Reexamining ICT Impact on Travel Using the 2001 NHTS Data for Baltimore Metropolitan Area

Feng Zhang, Kelly J. Clifton, Qing Shen (2005)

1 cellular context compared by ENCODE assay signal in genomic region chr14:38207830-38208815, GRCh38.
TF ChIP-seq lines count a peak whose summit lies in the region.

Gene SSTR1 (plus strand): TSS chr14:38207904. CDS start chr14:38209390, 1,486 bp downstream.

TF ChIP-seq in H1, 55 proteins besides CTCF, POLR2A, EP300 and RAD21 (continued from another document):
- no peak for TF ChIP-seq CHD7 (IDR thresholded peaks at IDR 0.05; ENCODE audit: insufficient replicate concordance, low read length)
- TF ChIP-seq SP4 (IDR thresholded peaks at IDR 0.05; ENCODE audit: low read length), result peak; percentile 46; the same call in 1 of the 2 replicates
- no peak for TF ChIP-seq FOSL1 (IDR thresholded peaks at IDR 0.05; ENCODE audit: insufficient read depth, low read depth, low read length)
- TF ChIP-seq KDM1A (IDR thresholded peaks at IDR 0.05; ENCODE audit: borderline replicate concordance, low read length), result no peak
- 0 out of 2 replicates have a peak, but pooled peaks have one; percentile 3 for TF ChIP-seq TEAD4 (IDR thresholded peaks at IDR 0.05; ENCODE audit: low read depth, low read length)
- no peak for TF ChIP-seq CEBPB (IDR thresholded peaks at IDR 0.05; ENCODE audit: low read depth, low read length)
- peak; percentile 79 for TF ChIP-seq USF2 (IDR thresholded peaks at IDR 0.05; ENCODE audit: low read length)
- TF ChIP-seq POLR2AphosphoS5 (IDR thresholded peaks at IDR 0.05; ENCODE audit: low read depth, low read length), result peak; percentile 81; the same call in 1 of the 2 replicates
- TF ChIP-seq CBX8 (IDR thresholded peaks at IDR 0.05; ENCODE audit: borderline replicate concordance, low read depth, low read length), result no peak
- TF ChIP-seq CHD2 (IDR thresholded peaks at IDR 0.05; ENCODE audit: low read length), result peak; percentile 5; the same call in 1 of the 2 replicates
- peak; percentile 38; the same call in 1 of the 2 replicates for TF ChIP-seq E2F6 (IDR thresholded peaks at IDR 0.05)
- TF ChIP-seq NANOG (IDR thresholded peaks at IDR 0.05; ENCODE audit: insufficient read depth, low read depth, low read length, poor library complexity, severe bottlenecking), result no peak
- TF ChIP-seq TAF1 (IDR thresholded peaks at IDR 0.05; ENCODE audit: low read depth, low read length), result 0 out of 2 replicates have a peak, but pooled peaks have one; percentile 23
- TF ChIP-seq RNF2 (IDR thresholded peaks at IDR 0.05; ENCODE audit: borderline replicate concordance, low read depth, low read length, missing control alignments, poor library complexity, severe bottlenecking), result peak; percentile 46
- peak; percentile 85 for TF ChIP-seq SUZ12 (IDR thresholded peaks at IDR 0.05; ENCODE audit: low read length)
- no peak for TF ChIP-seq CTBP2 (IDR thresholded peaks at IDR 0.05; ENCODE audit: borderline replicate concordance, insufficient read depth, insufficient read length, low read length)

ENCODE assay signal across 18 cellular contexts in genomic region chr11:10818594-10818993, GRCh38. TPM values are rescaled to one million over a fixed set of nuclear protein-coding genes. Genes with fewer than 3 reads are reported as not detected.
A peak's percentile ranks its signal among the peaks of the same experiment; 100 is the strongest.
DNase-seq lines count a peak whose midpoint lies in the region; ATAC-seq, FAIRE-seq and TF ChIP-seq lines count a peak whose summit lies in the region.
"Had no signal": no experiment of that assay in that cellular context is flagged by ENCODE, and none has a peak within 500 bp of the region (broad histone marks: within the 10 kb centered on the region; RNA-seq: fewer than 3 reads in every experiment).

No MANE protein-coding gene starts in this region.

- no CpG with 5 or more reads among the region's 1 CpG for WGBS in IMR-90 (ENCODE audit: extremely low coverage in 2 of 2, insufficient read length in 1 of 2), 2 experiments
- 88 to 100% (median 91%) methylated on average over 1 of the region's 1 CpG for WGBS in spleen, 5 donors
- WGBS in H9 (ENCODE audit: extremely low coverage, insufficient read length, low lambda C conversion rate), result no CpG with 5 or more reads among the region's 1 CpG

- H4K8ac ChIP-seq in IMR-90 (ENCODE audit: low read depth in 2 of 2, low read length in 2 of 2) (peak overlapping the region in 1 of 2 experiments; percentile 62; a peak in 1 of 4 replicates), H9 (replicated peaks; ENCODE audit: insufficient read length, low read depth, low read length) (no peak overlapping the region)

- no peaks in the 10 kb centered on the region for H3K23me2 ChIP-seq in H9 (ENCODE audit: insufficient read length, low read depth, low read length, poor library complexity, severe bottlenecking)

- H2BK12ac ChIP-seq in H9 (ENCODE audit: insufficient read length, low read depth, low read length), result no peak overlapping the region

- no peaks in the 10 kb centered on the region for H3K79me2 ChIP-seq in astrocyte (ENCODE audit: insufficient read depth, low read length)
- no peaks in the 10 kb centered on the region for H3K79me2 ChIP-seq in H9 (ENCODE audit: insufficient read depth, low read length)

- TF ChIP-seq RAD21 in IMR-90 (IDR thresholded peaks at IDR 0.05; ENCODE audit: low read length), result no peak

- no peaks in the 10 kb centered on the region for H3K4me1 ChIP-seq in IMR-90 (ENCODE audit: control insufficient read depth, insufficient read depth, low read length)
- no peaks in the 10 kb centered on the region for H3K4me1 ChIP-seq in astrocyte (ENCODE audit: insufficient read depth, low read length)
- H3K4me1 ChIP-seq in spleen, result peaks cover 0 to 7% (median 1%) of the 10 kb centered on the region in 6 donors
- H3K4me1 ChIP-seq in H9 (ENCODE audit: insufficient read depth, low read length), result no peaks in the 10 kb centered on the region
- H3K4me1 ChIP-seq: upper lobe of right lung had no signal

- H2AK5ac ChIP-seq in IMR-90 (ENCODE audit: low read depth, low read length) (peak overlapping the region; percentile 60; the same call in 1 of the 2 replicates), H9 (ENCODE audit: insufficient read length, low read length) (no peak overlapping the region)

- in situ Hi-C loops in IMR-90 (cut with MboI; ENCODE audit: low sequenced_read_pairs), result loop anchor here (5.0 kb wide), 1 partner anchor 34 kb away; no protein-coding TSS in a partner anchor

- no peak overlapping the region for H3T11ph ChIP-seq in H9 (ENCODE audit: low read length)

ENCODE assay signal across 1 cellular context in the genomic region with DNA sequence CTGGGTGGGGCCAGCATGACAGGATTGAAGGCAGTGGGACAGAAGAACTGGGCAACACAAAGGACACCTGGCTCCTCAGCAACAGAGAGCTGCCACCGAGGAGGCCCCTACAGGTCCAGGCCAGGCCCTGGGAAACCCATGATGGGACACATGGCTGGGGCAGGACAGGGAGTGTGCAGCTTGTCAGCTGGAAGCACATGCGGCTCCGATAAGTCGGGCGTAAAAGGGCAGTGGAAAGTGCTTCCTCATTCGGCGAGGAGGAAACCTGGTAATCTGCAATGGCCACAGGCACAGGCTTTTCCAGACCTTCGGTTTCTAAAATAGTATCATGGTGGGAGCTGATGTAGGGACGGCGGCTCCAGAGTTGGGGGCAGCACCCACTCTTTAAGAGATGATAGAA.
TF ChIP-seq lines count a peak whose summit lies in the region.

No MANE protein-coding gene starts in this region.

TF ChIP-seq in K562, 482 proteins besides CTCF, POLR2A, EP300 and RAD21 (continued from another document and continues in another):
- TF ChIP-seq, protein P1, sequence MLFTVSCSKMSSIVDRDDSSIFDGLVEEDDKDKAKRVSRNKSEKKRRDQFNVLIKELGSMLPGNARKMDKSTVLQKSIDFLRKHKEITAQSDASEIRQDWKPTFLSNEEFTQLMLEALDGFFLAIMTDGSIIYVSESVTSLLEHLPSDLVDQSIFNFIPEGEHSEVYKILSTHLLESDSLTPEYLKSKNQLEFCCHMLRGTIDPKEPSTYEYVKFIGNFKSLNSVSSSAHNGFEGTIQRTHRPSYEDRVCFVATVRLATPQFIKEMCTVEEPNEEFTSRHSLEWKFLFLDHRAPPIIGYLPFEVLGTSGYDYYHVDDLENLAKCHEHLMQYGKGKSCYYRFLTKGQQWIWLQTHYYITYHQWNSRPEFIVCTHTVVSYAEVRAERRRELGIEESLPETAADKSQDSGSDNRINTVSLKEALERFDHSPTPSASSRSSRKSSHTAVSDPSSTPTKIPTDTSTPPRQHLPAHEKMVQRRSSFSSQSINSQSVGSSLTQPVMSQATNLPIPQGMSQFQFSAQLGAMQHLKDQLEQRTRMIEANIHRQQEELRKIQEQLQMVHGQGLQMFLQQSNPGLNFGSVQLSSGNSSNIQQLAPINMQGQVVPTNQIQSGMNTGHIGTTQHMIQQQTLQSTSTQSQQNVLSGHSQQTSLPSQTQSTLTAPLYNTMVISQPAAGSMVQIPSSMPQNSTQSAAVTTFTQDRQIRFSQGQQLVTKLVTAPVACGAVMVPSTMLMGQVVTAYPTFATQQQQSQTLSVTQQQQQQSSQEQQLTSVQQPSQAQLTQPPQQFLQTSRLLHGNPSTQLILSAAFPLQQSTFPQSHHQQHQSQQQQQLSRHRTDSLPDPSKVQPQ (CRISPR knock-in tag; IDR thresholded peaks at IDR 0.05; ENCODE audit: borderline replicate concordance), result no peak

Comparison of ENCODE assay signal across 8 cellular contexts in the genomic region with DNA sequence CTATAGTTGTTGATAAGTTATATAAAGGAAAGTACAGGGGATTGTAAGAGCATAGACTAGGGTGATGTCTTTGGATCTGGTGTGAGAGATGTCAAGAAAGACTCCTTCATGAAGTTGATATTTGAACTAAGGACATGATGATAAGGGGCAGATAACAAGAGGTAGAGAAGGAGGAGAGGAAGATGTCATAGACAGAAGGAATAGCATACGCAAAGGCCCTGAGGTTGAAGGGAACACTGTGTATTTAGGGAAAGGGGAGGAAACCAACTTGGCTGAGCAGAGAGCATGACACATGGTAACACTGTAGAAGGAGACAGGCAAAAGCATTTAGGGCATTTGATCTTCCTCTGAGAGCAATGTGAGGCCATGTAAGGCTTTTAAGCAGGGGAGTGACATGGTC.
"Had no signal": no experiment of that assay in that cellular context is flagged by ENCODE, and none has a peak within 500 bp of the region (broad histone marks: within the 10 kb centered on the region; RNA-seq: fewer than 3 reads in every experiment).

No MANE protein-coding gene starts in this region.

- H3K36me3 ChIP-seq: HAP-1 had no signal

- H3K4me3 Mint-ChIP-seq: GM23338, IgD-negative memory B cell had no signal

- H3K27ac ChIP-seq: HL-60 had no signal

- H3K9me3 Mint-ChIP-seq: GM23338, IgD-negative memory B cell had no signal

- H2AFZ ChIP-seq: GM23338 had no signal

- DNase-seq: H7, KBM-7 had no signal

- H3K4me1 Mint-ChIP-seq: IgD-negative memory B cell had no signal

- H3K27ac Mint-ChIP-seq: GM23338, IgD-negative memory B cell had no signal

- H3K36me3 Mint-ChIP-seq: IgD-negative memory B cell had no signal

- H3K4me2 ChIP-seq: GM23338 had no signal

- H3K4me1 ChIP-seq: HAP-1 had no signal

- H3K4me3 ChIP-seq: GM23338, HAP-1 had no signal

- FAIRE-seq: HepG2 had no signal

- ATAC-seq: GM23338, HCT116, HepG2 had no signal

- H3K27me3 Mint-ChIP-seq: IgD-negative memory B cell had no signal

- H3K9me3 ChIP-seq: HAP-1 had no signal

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This paper presents an empirical examination of the relationship between information and communications technology (ICT) and travel. The primary research objective is to examine the effects of several indicators of ICT usage on three measures of travel outcomes. The ICT indicators include the frequency of Internet use, the number of mobile phones, and the presence of a telephone at home for business purposes. The travel outcomes examined are vehicle miles traveled (VMT), total daily trips, and daily walking trips. Using the 2001 national household travel survey (NHTS) data for Baltimore metropolitan area, a linear regression model is estimated for VMT and two Poisson regression models are estimated for, respectively, total daily trips and daily walking trips. The empirical results suggest simultaneous existence of substitution and complementarity interactions between ICT and travel, with complementarity as the dominant form. Implications of the research findings are discussed.